Further knowledge on CO2 reactivity with reservoir rocks and cap rocks has been gained through studies of three CO2 storage sites, Sleipner and Weyburn ('industrial' sites), and Montmiral (a natural site).

Modelling of long timescale upward diffusion of dissolved CO2 through the thick clay cap rock at Sleipner shows that diffusion is a very slow process, and is potentially retarded further by geochemical reactions. The overall net result is that only the bottom few meters of the cap rock adjacent to the reservoir is exposed to chemical reactions. As a consequence, the overall performance of the caprock seal is likely to be good. That said, however, migration of CO2 may still be possible through pre-existing or newly formed fractures, or via the well bore. Indeed, for the latter, there is still a question regarding the chemical reactivity of CO2 with borehole completions and the consequent impact on sealing.

Laboratory experiments, modelling and field monitoring at Weyburn show that the carbonate reservoir undergoes mainly dissolution reactions and an increase of porosity, especially close to the injection zone. However, mineral trapping could play a significant role in the long term due to the predicted precipitation of dawsonite. A full 3D dynamic modelling study still needs to be undertaken, where flow, transport and chemical processes are coupled in order to quantify the temporal and spatial changes in CO2 solubility and mineral trapping, and consequent porosity changes.

Although CO2 has accumulated over millions of years in the Montmiral sandstone reservoir, observed chemical reactivity is low. Detailed mineralogical and fluid characterisation combined with numerical modelling show that the dissolution of feldspars is the main reaction and that the porosity has increased by less than 3%. Mineral trapping is very limited and is restricted to minor precipitation of dolomite. Dawsonite was neither observed nor modelled at Montmiral, although often referred to in the literature as an important CO2-trapping mineral.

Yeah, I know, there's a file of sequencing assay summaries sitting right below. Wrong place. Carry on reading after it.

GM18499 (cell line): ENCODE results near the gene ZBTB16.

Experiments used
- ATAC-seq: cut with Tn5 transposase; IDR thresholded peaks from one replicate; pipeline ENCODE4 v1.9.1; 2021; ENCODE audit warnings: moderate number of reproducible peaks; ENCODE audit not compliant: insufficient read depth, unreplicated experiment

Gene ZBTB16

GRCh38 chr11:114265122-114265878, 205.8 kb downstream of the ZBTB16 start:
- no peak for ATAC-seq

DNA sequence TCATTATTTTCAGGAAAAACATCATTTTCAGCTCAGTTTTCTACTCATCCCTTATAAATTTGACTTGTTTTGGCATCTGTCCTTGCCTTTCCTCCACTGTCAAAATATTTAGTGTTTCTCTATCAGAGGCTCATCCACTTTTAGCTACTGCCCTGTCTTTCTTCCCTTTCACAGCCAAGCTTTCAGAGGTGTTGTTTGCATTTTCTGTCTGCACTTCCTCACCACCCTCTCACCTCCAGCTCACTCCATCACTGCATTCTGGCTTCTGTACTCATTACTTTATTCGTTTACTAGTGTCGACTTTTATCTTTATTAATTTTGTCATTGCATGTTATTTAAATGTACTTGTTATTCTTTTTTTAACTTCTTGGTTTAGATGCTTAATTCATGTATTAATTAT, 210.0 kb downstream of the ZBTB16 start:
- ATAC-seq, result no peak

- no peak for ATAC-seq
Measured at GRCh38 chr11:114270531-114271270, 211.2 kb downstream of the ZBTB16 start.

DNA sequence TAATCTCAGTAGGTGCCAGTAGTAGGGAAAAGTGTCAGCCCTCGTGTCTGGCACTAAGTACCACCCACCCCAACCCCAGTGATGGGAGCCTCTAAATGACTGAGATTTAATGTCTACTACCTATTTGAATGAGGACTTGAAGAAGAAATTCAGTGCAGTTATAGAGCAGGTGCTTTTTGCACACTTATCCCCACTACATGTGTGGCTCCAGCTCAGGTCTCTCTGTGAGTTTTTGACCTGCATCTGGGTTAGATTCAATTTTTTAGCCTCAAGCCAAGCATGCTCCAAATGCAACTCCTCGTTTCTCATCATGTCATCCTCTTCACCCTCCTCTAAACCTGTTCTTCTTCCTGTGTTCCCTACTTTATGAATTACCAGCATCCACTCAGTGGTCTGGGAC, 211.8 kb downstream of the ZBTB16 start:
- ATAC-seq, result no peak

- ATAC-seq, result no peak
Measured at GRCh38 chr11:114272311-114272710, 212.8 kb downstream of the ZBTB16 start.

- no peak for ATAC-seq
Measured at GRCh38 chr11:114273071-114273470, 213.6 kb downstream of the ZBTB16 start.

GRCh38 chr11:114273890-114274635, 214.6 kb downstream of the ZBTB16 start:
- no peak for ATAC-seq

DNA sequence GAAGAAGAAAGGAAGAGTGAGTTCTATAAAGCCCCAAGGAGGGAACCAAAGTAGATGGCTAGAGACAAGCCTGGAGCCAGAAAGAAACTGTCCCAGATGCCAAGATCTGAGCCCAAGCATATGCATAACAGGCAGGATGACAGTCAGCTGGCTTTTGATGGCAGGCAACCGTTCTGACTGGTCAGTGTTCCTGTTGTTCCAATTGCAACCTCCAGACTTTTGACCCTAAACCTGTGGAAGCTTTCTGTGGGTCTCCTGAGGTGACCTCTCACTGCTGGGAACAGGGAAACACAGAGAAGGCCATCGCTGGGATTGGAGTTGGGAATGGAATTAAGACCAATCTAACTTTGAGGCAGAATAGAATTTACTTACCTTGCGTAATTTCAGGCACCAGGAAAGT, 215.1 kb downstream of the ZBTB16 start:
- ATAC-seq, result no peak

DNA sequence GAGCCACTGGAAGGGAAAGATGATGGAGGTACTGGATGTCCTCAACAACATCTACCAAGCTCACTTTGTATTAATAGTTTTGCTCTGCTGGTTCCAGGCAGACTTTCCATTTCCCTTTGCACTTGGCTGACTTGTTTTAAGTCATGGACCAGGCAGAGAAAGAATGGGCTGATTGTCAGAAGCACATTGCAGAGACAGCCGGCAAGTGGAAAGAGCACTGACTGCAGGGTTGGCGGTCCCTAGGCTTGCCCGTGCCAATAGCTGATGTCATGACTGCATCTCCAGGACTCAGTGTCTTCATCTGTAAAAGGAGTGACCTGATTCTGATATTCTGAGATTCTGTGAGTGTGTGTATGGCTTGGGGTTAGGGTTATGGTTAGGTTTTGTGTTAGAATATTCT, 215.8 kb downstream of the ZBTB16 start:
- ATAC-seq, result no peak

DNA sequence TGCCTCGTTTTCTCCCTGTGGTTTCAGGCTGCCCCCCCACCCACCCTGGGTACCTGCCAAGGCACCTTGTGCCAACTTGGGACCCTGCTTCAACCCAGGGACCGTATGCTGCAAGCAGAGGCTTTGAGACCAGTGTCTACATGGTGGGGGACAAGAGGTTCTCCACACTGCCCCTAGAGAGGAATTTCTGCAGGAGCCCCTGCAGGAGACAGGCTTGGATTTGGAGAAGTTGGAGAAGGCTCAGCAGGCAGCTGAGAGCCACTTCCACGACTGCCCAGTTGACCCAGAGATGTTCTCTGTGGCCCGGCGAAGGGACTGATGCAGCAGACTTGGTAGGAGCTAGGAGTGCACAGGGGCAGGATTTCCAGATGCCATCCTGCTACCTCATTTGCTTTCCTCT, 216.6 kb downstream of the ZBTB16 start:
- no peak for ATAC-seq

Overall, therefore, CO2 reactivity is highly site-specific and time dependent. Investigations need to be based on a very precise characterisation of minerals and fluids from the host formation. They also benefit from the combined outputs of laboratory investigations, numerical modelling, field monitoring and comparisons with natural analogues.

Reactivity can be minor for certain types of reservoirs or cap rocks, but significant for others. It is worth noting that chemical reactions are accelerated by high reservoir temperatures, and can be amplified in the presence of a flow regime. The impact of reactivity, either minor or significant, on the geomechanical properties of the reservoir and cap rock needs to be assessed to investigate long term storage stability and security.

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